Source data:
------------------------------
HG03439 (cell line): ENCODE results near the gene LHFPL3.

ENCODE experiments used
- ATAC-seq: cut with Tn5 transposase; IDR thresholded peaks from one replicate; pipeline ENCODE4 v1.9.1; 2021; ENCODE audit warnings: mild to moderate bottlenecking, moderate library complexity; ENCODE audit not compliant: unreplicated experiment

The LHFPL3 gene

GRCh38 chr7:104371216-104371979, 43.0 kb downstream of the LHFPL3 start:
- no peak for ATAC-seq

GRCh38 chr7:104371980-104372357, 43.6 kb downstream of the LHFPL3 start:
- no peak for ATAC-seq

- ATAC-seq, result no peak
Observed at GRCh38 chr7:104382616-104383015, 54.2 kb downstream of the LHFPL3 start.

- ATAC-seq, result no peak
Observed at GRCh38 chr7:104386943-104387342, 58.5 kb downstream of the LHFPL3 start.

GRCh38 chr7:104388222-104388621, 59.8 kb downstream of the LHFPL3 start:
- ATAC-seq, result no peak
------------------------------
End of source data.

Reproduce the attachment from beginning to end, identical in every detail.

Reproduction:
HG03439 (cell line): ENCODE results near the gene LHFPL3.

ENCODE experiments used
- ATAC-seq: cut with Tn5 transposase; IDR thresholded peaks from one replicate; pipeline ENCODE4 v1.9.1; 2021; ENCODE audit warnings: mild to moderate bottlenecking, moderate library complexity; ENCODE audit not compliant: unreplicated experiment

The LHFPL3 gene

GRCh38 chr7:104371216-104371979, 43.0 kb downstream of the LHFPL3 start:
- no peak for ATAC-seq

GRCh38 chr7:104371980-104372357, 43.6 kb downstream of the LHFPL3 start:
- no peak for ATAC-seq

- ATAC-seq, result no peak
Observed at GRCh38 chr7:104382616-104383015, 54.2 kb downstream of the LHFPL3 start.

- ATAC-seq, result no peak
Observed at GRCh38 chr7:104386943-104387342, 58.5 kb downstream of the LHFPL3 start.

GRCh38 chr7:104388222-104388621, 59.8 kb downstream of the LHFPL3 start:
- ATAC-seq, result no peak